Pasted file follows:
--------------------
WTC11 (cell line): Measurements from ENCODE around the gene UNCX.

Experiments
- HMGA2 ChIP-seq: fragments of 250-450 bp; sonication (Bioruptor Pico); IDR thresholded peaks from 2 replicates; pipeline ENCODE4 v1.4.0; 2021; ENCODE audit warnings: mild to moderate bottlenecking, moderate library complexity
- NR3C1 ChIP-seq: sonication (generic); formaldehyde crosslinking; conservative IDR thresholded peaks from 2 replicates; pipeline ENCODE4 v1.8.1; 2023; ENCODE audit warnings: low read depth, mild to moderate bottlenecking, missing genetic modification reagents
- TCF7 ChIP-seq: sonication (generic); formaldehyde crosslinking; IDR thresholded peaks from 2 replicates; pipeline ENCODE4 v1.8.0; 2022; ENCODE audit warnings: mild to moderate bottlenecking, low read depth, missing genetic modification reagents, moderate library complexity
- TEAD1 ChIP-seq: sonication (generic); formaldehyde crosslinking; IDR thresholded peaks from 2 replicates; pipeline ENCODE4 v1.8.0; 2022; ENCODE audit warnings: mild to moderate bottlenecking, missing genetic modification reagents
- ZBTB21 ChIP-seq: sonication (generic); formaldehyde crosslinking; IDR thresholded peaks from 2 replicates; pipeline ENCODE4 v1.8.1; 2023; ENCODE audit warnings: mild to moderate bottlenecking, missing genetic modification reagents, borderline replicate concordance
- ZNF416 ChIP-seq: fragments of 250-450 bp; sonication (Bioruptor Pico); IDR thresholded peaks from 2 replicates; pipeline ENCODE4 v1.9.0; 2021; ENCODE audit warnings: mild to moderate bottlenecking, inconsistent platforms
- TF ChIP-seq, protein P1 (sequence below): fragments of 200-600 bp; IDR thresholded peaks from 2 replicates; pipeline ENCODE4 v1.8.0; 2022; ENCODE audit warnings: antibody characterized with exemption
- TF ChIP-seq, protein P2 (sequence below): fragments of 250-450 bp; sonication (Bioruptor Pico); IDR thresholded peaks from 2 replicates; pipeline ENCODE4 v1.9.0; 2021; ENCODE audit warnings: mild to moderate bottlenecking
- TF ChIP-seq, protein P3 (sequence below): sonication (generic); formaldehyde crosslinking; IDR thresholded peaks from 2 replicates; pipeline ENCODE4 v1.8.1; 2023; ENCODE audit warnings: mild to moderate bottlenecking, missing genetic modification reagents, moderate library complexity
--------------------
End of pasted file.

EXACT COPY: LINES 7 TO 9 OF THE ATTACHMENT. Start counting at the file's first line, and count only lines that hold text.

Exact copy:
- ZBTB21 ChIP-seq: sonication (generic); formaldehyde crosslinking; IDR thresholded peaks from 2 replicates; pipeline ENCODE4 v1.8.1; 2023; ENCODE audit warnings: mild to moderate bottlenecking, missing genetic modification reagents, borderline replicate concordance
- ZNF416 ChIP-seq: fragments of 250-450 bp; sonication (Bioruptor Pico); IDR thresholded peaks from 2 replicates; pipeline ENCODE4 v1.9.0; 2021; ENCODE audit warnings: mild to moderate bottlenecking, inconsistent platforms
- TF ChIP-seq, protein P1 (sequence below): fragments of 200-600 bp; IDR thresholded peaks from 2 replicates; pipeline ENCODE4 v1.8.0; 2022; ENCODE audit warnings: antibody characterized with exemption